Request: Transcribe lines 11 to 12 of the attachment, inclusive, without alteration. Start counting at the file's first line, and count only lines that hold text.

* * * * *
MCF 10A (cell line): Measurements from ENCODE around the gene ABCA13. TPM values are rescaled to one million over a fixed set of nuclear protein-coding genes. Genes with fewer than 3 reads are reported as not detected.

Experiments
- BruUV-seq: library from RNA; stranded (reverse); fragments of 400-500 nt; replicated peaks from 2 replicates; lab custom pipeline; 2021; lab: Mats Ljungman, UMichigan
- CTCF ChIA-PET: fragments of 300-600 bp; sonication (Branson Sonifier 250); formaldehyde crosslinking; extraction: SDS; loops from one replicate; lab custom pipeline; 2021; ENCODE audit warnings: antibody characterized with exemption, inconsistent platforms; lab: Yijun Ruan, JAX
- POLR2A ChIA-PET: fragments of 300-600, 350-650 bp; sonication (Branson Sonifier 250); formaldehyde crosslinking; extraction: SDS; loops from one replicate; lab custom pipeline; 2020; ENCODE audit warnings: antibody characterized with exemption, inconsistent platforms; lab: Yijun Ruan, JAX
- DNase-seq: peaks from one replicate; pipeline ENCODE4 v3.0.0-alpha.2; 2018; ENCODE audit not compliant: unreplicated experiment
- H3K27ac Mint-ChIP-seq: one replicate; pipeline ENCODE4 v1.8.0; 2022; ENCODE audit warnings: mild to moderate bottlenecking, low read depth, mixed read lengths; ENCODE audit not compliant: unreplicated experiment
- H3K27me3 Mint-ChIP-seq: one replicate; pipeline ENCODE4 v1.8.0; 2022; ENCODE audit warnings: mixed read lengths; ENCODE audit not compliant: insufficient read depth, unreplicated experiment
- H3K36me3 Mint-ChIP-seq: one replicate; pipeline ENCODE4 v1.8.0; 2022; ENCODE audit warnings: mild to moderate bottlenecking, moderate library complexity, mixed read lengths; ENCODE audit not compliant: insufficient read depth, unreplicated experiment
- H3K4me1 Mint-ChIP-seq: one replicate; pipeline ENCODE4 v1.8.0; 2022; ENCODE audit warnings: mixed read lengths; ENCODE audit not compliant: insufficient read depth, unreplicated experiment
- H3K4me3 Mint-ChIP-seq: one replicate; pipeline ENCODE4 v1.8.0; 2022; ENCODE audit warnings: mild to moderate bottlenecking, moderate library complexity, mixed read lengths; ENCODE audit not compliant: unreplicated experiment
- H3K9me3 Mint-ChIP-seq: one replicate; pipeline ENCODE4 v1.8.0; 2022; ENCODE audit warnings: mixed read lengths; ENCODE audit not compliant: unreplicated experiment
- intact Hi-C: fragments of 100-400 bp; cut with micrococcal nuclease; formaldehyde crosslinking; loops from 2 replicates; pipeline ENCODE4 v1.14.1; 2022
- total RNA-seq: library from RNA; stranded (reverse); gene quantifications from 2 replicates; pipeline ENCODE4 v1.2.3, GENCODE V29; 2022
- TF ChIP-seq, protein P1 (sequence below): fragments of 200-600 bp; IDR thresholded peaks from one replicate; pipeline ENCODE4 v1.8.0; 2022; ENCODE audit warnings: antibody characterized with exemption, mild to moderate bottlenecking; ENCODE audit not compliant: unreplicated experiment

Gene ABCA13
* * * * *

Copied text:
- H3K4me3 Mint-ChIP-seq: one replicate; pipeline ENCODE4 v1.8.0; 2022; ENCODE audit warnings: mild to moderate bottlenecking, moderate library complexity, mixed read lengths; ENCODE audit not compliant: unreplicated experiment
- H3K9me3 Mint-ChIP-seq: one replicate; pipeline ENCODE4 v1.8.0; 2022; ENCODE audit warnings: mixed read lengths; ENCODE audit not compliant: unreplicated experiment